Published: 06:00, 06 February 2021
| Updated: 08:13, 06 February 2021
A 19th century oast house which stood derelict for more than 20 years has gone on the market for almost £2 million following a "breathtaking" conversion project.
The Victorian property in Hollow Lane, Wincheap, near Canterbury, has undergone an eye-catching transformation after being stripped back to its "bare bones".
But its "uncompromising attention to detail" has come at a price, with the owner admitting he went hundreds of thousands of pounds over budget to achieve his grand design.
The building, erected in 1897 and now called The Old Oast, was once the showroom for the Pine and Things furniture shop in the 1980s and more recently used as a wine store.
It is now currently the most expensive Canterbury home on the market.
Its owner, who did not want to be named, bought the empty property in 2017 and spent 20 months meticulously restoring it.
"It was pretty derelict and in quite a state," he said. "We had to sort the roof and repair the walls.
"We wanted it to be contemporary for modern living but to also retain as much of its character as possible, with things like the original beams and the pulleys from when it was used as an oast which are still in the loft space.
"It was a long job because of the amount of work needed but we finished it in 2019 and moved in and it's undoubtedly a fabulous family home.
"But in the end it cost us an absolute fortune to get the level of specification and finish we wanted."
The result is a five-bedroom house boasting 5,200 sq ft of living space and a detached two-bed annexe - perfect for the grandparents.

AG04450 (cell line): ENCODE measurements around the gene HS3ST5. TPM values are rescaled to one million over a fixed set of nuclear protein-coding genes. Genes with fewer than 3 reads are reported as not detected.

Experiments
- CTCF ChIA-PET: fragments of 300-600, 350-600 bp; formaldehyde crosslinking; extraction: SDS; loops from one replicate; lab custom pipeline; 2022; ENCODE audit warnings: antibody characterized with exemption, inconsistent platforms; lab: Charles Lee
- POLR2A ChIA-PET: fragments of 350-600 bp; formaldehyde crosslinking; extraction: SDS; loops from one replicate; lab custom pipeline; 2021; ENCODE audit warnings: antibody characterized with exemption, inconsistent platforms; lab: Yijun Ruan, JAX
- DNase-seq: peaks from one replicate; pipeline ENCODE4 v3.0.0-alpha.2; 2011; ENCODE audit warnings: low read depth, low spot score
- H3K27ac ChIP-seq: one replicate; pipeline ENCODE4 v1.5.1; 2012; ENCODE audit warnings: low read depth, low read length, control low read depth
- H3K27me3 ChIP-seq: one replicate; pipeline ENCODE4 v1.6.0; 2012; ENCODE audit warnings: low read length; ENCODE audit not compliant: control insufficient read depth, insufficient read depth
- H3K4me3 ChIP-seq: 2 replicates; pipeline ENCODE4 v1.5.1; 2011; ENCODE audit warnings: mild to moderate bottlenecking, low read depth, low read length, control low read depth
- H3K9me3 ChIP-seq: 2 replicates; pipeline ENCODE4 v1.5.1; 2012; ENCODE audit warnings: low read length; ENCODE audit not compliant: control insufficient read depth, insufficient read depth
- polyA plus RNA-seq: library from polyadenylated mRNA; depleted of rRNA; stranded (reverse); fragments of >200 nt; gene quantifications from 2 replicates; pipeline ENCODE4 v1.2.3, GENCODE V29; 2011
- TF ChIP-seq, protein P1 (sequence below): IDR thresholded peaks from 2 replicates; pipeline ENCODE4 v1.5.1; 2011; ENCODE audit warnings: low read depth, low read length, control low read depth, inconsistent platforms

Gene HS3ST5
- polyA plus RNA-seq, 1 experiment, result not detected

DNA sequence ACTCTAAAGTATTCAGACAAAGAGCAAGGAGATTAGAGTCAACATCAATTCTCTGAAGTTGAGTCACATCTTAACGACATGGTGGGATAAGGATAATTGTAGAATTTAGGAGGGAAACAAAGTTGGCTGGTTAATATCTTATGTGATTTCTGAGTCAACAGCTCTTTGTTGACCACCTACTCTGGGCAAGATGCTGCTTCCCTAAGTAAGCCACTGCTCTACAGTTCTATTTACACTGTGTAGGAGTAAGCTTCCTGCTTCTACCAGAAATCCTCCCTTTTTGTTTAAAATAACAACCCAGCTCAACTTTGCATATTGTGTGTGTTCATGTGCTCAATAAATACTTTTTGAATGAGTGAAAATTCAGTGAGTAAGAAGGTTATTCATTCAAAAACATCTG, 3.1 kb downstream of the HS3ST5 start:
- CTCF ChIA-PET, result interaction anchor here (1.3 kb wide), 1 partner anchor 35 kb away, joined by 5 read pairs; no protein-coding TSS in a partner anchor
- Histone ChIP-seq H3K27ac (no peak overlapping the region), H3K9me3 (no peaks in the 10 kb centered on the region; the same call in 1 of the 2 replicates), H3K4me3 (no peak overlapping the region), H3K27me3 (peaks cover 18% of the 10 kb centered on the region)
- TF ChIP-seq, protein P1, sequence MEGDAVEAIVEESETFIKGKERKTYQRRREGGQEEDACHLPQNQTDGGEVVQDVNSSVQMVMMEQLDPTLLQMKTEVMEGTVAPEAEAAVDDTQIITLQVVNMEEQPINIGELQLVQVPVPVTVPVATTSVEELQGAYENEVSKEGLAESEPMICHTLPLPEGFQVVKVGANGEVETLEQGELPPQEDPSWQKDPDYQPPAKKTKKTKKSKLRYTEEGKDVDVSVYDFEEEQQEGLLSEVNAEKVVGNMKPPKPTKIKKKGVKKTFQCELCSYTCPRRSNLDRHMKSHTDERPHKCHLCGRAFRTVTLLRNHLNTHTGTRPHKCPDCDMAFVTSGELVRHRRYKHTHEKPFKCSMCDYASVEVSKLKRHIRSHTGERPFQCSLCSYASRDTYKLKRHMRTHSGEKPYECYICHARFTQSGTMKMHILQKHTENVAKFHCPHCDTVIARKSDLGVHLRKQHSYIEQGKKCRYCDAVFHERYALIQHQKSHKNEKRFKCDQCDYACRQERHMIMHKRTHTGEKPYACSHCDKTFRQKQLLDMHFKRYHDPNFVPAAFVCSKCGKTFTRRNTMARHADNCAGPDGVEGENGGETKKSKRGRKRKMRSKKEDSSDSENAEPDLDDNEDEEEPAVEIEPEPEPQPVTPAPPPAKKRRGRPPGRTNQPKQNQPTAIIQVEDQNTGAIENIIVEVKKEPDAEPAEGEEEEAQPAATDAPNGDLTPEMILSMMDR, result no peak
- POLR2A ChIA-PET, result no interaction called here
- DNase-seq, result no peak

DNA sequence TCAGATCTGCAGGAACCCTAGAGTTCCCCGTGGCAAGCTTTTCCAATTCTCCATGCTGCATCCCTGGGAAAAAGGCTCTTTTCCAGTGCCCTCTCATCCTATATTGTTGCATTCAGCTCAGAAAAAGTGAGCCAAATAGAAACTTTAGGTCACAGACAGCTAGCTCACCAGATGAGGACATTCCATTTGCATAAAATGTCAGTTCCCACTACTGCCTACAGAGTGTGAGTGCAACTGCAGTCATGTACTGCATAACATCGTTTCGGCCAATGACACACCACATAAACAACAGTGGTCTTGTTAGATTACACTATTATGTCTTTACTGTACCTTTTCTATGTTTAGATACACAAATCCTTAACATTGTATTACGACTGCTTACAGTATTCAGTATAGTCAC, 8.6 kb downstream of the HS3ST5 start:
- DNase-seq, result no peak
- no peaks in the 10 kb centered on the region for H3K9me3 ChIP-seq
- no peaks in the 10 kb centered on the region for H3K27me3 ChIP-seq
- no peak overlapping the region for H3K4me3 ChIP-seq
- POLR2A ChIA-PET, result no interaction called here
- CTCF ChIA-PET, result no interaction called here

It is fitted with all the latest technology, including a Lutron home automation system and underfloor heating, with natural stone floors throughout most of the ground floor.
It sits on a gated plot backing onto countryside and has three reception rooms and a cinema room, as well as a huge upper floor area which could make a sixth bedroom.
Foundation Estate Agents is marketing the property for £1,975,000
It said: "The Old Oast was meticulously converted in 2019, with an uncompromising attention to detail and a breath-taking quality of finish, culminating in a delicate fusion between a contemporary, high-specification interior and the oast’s traditional architectural heritage."
The owner says he now has his eye on a unique property in an even more rural setting.
It is the most expensive house currently for sale in Canterbury, together with St John's Hall, another stunning conversion of a period property - this time an old school, but located in the city centre which is being marketed by Strutt and Parker.